Thread: Global search for an earthquake emoji

Started: 2018-06-06 14:11:22
Last activity: 2018-06-06 14:11:22
Stephen Hicks
2018-06-06 14:11:22
Dear Colleagues,

Emojis are now in common-use across the world on a variety of technology devices. Some research suggests that emojis are now the world's fastest-developing language.

Currently, although there are emojis for other natural disasters and weather events (e.g. 🌋🌀🌊🌪️​ - volcanic eruptions, tsunamis, tornadoes and cyclones/hurricanes), there is no universal emoji for earthquakes and ground shaking.

With recent technological developments in social media-based earthquake detection and earthquake early warning systems, having a concise, internationally-recognised way of describing an earthquake that breaks language barriers could have important implications for communicating earthquake hazards. An official earthquake emoji could be used by millions of people worldwide every year.

However, conveying the complexity of an earthquake that is suitable for a far-reaching international audience within just 72x72 pixels is not a trivial task.

The global search for #emojiquake begins. We are running a competition to find the best emoji that describes earthquakes. The winning design will be submitted as part of a full proposal to the Unicode emoji selection group. ​The emoji will have a good chance of getting accepted by Unicode due to the case for its anticipated use in improving public safety.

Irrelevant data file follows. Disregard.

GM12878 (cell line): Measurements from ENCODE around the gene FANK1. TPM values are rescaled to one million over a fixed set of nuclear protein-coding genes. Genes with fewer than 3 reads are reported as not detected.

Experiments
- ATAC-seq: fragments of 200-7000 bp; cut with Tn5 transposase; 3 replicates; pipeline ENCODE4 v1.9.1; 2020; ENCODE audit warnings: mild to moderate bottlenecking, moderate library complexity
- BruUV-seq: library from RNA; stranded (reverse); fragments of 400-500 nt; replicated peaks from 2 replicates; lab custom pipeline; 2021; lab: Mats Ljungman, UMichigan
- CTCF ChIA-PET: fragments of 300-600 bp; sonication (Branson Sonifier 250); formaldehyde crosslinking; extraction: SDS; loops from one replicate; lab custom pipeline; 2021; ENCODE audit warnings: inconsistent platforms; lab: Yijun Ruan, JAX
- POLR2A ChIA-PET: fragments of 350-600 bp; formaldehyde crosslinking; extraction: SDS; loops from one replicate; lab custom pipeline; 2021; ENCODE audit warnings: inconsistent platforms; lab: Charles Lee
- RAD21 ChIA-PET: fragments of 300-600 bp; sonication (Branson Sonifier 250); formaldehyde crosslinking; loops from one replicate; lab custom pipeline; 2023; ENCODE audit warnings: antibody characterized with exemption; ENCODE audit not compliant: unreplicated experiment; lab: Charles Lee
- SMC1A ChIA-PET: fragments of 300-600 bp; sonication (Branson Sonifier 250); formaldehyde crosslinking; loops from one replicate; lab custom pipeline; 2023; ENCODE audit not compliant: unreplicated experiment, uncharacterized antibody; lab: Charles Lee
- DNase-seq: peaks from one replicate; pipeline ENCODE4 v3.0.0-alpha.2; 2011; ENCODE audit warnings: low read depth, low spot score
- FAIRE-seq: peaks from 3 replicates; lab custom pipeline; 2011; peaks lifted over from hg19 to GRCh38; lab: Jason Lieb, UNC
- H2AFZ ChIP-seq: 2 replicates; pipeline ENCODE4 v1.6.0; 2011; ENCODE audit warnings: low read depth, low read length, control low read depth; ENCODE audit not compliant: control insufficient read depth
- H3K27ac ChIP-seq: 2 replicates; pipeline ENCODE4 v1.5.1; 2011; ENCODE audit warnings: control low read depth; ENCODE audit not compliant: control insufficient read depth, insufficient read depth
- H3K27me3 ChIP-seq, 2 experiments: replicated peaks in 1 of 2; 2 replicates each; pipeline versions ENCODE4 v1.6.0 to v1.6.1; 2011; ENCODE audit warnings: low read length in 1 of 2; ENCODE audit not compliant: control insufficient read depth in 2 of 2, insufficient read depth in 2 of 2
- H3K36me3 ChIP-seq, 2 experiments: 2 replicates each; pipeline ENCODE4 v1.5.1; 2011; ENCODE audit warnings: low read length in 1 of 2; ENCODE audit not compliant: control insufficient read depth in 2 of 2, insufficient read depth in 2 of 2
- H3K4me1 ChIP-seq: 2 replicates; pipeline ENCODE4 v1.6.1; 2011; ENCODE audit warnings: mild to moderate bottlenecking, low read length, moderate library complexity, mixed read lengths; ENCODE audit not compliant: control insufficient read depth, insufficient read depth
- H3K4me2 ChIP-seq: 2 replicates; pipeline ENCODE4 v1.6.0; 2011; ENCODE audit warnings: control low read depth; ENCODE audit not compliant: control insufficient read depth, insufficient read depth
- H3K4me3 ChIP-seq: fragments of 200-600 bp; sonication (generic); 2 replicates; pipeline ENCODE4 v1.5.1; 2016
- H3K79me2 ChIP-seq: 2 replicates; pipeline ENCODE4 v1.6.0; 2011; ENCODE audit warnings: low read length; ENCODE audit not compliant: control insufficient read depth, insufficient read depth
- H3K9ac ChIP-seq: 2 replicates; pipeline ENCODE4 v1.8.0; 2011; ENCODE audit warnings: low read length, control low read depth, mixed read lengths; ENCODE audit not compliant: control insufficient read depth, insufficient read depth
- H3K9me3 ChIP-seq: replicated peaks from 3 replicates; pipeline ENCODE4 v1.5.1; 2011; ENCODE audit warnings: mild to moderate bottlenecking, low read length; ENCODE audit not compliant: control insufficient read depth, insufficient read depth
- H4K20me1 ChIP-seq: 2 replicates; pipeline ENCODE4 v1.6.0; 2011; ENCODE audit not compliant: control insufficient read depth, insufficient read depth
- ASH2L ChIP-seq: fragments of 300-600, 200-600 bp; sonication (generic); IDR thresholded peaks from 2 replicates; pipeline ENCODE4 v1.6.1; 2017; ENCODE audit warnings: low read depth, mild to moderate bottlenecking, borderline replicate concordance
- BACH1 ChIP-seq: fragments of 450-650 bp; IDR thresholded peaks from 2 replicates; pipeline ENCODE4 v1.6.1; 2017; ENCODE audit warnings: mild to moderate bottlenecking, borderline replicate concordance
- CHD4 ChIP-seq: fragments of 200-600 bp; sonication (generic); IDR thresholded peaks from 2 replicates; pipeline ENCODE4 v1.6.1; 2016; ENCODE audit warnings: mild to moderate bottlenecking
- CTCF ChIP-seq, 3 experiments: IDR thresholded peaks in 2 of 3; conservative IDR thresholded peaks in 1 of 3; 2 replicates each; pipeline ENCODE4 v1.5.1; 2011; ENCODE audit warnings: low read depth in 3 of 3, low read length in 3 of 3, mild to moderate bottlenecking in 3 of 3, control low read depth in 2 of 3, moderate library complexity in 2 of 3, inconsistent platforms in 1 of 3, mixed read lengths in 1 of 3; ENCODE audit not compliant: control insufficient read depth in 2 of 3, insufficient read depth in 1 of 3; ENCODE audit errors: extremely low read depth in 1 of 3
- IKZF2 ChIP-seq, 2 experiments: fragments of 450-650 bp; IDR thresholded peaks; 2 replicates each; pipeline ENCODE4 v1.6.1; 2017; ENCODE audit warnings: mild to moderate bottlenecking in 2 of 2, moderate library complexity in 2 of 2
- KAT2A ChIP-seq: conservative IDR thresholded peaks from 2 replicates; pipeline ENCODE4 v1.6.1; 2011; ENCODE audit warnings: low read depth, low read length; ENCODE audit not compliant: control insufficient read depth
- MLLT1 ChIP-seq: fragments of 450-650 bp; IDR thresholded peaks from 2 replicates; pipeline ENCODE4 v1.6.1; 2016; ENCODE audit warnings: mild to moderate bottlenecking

The closing date for design submissions is 14th July 2018, and these can be emailed to emojiquake<at><emojiquake<at>>.
Please visit the website emojiquake.weebly.com for further details.

Please pass on the details of this initiative to colleagues, friends and family. We already have 30 designs submitted and we are looking for more diverse submissions from a range of different backgrounds.

Kind regards,

The emojiquake steering group:
Stephen Hicks – University of Southampton, UK
Pablo Ampuero – GEOAZUR, France
Rémy Bossu – European-Mediterranean Seismological Centre (EMSC)
Zoe Mildon – University of Plymouth, UK
Sara McBride – USGS
María Martínez Cruz – National University of Costa Rica
Chris Rowan – Kent State University, US
Elizabeth Angell – Columbia University, US

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